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From the radiologic pathology archives: Mass lesions of the dura: beyond meningioma—radiologic-pathologic correlation


Smith, Alice Boyd; Horkanyne-Szakaly, Iren; Schroeder, Jason W; Rushing, Elisabeth J (2014). From the radiologic pathology archives: Mass lesions of the dura: beyond meningioma—radiologic-pathologic correlation. Radiographics, 34(2):295-312.

Abstract

Meningioma is the most common mass involving the dura, making it number one in the differential diagnosis for any dural-based mass; however, a variety of other neoplastic and nonneoplastic lesions also involve the dura. Knowledge of the dural anatomy can provide clues to the various processes that may involve this location. The neoplastic processes include both benign and malignant lesions such as hemangiopericytoma, lymphoma, solitary fibrous tumor, melanocytic lesions, Epstein-Barr virus-associated smooth muscle tumors, Rosai-Dorfman disease, and metastatic lesions. The nonneoplastic processes include infectious and inflammatory entities such as tuberculosis and sarcoid, which may mimic mass lesions. In some cases, neoplasms such as gliosarcoma may arise peripherally from the brain parenchyma, appearing dural-based and even inciting a dural tail. Many of these share similar computed tomographic, magnetic resonance imaging, and angiographic characteristics with meningiomas, such as a dural tail, increased vascularity, avid enhancement, and similar signal characteristics; however, knowledge of the patient's age, gender, and underlying conditions and certain imaging characteristics may provide valuable clues to recognizing these lesions. For example, in the population with human immunodeficiency virus infection, Epstein-Barr virus-associated smooth muscle tumors should be included in the differential diagnosis for dural-based lesions. The surgical course and prognosis for these lesions vary, and knowledge of the variety of lesions that involve the dura, their imaging appearances, and their clinical features assists in narrowing the radiologic differential diagnosis and optimizing patient treatment.

Abstract

Meningioma is the most common mass involving the dura, making it number one in the differential diagnosis for any dural-based mass; however, a variety of other neoplastic and nonneoplastic lesions also involve the dura. Knowledge of the dural anatomy can provide clues to the various processes that may involve this location. The neoplastic processes include both benign and malignant lesions such as hemangiopericytoma, lymphoma, solitary fibrous tumor, melanocytic lesions, Epstein-Barr virus-associated smooth muscle tumors, Rosai-Dorfman disease, and metastatic lesions. The nonneoplastic processes include infectious and inflammatory entities such as tuberculosis and sarcoid, which may mimic mass lesions. In some cases, neoplasms such as gliosarcoma may arise peripherally from the brain parenchyma, appearing dural-based and even inciting a dural tail. Many of these share similar computed tomographic, magnetic resonance imaging, and angiographic characteristics with meningiomas, such as a dural tail, increased vascularity, avid enhancement, and similar signal characteristics; however, knowledge of the patient's age, gender, and underlying conditions and certain imaging characteristics may provide valuable clues to recognizing these lesions. For example, in the population with human immunodeficiency virus infection, Epstein-Barr virus-associated smooth muscle tumors should be included in the differential diagnosis for dural-based lesions. The surgical course and prognosis for these lesions vary, and knowledge of the variety of lesions that involve the dura, their imaging appearances, and their clinical features assists in narrowing the radiologic differential diagnosis and optimizing patient treatment.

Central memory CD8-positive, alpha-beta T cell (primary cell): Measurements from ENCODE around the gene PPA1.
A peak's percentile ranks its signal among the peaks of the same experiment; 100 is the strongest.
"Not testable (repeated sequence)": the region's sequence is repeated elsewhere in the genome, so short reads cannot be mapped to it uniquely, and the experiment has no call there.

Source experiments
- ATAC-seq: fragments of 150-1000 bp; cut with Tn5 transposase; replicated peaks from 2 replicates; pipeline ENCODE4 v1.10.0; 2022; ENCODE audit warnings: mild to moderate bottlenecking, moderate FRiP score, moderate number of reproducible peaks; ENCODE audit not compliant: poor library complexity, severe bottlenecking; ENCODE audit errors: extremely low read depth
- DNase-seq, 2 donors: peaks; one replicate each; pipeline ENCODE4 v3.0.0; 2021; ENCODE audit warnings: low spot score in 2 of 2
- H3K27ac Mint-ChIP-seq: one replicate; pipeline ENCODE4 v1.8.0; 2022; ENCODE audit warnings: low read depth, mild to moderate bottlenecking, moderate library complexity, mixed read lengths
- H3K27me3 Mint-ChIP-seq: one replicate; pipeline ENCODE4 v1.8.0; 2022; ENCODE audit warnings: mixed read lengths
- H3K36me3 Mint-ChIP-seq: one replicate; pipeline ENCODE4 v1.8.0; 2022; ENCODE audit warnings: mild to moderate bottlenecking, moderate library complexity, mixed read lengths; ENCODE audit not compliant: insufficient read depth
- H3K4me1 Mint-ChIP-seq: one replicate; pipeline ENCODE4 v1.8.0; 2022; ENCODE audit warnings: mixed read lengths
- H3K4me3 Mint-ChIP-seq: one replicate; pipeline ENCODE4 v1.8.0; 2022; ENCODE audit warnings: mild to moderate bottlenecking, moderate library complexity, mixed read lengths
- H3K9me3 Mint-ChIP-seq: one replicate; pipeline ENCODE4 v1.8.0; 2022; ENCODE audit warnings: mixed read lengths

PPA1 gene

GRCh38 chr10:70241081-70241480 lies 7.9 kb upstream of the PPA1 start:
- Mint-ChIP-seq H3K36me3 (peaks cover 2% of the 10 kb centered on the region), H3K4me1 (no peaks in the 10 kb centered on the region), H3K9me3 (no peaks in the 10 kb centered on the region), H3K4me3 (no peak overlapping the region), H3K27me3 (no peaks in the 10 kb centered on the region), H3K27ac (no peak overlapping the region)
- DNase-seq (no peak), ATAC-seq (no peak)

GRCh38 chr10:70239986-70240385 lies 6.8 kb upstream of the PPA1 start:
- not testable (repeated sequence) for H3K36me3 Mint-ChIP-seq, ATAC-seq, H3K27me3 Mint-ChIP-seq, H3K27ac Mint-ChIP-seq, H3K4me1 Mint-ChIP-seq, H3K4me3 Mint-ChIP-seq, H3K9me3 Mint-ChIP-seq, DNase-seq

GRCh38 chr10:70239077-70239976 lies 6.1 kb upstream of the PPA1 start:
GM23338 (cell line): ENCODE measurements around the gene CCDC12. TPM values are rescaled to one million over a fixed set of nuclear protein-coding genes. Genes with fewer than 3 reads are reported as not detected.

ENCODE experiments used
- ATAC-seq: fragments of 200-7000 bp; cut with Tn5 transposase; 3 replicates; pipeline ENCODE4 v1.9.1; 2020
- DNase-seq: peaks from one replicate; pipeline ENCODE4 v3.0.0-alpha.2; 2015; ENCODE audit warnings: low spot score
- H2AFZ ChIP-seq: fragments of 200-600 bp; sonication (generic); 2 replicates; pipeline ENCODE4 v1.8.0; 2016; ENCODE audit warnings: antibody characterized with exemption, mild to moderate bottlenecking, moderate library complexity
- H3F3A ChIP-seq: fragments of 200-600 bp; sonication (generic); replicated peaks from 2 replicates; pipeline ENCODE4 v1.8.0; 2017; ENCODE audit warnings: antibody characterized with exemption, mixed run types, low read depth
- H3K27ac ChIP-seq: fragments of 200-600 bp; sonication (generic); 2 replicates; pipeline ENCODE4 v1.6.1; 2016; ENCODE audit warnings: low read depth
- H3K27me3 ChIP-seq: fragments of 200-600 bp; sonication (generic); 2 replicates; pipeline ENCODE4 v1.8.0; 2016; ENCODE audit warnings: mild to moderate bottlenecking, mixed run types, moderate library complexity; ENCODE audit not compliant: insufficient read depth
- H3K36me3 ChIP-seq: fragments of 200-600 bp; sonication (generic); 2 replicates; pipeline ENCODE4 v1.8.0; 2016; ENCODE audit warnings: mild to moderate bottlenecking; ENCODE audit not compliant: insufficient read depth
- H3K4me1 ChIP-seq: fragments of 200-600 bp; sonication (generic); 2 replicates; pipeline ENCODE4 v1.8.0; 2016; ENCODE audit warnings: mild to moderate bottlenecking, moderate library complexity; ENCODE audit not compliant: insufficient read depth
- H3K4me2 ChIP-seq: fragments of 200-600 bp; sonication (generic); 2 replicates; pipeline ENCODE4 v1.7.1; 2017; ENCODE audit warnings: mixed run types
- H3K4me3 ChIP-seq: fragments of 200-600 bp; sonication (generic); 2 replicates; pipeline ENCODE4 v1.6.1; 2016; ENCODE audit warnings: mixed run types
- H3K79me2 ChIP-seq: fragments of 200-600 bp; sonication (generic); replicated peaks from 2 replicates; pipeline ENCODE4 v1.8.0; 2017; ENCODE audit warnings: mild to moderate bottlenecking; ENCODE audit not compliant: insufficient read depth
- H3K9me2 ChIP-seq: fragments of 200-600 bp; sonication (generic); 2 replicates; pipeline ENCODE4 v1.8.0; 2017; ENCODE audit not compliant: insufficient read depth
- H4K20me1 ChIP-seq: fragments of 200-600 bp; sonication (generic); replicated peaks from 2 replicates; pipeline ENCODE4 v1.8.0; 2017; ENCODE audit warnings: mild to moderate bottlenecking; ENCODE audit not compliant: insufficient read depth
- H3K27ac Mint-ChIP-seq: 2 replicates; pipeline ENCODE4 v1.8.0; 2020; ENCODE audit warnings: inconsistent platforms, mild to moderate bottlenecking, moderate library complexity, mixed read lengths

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Additional indexing

Item Type:Journal Article, refereed, original work
Communities & Collections:04 Faculty of Medicine > University Hospital Zurich > Institute of Neuropathology
Dewey Decimal Classification:570 Life sciences; biology
610 Medicine & health
Language:English
Date:2014
Deposited On:13 Jan 2015 15:55
Last Modified:05 Apr 2016 18:43
Publisher:Radiological Society of North America
ISSN:0271-5333
Publisher DOI:https://doi.org/10.1148/rg.342130075
PubMed ID:24617680

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